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Knocking out Parkinson's, one punch at a time

Categories: Neurosciences

Rick Deming stands on the corner of the boxing ring, his arms against the ropes and a look of scorn on his face.

Ding, ding, ding.

The pudgy 50-year-old from Huntington Beach comes charging in, throwing body blows at boxing coach Raul Franco.

“You can do it,” yells Franco, who is absorbing Deming’s punches with mitts and a body protector. “Come on.”

A small crowd cheers Deming as he continues hammering Franco with a barrage of punches.
Deming has Parkinson’s and each combination he throws is a punch against a neurological disease that has robbed him of some of his movements.

Deming is a participant in Rock Steady Boxing, a new boxing workout program at American Gym in Costa Mesa designed for people living with Parkinson’s disease. The program was started about six months ago by Anne Adams, a 54-year-old certified personal trainer and Rock Steady boxing coach.
Parkinson’s disease is a neurological disorder that primarily affects a person’s motor skills. The disease attacks the production of dopamine, a chemical messenger in the brain that regulates smoothness and fluidity of movement, said Dr. Janet Chance, program advisor to the Parkinson’s and movement disorders program at Pickup Family Neurosciences Institute.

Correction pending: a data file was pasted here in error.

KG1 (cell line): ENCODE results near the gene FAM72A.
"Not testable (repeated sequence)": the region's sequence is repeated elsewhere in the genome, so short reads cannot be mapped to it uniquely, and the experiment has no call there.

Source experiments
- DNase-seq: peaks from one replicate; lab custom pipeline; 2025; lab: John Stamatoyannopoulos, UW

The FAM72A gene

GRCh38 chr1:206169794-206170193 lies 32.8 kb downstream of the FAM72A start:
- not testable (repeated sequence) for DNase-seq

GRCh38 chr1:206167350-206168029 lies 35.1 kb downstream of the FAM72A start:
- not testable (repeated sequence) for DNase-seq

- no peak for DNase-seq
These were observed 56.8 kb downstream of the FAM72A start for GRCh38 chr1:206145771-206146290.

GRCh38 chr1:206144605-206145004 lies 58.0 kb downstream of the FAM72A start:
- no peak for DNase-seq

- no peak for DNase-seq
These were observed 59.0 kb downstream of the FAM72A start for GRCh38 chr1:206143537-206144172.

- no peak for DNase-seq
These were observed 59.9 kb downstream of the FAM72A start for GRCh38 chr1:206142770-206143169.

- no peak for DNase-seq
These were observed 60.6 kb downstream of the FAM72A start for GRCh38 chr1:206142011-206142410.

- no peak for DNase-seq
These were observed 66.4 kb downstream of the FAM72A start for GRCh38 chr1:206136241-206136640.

Chance said there are four motor symptoms used to diagnose Parkinson’s: tremor, stiffness, slowness of movement and difficulty with balance.

Worldwide, seven to 10 million people live with the disease and about 50,000 to 60,000 cases are diagnosed each year, according to the Parkinson’s Disease Foundation.

At least 7,000 people in Orange County have Parkinson’s disease, Chance said.
There is no cure for the disease, but it can be controlled by medication and regular exercise, she said.

“Just imagine what it would be like if you wake up tomorrow morning and have no control of your movements; that is Parkinson’s,” Chance said.

Adams said the theory behind the boxing program is that allowing people who live with Parkinson’s to exercise and perform boxing drills slows the progress of the disease.
Adams said boxing requires a lot of multi-tasking.

“A person in the ring is not only paying attention to the person in front of them, but also thinking of which punch to throw, where to move their feet, and listening to the coaches,” Adams said. “So much of Parkinson’s is the mind not telling the body to perform an act. This combats that.”

Though the exercise program is not scientifically proven, doctors call it “evidence-based medicine.”
“It’s actually surprisingly effective,” Chance said of the boxing workout. “It works on movement speed, flexibility and strength. When patients are hitting the heavy bag or mitts, they get positive feedback of how hard they are hitting, the control they have and what muscles they are using.”
Chance said scientists and researchers are now finding out the benefits of boxing with Parkinson’s.
“More data is coming out that physical and cognitive challenges make a difference,” Chance said.
Adams started the program in California after seeing her own father, Don McNallay, 78, benefit from Rock Steady Boxing in Indianapolis. Rock Steady Boxing is considered the father of the boxing with Parkinson’s phenomena. Its headquarters are in Indianapolis and began in 2006.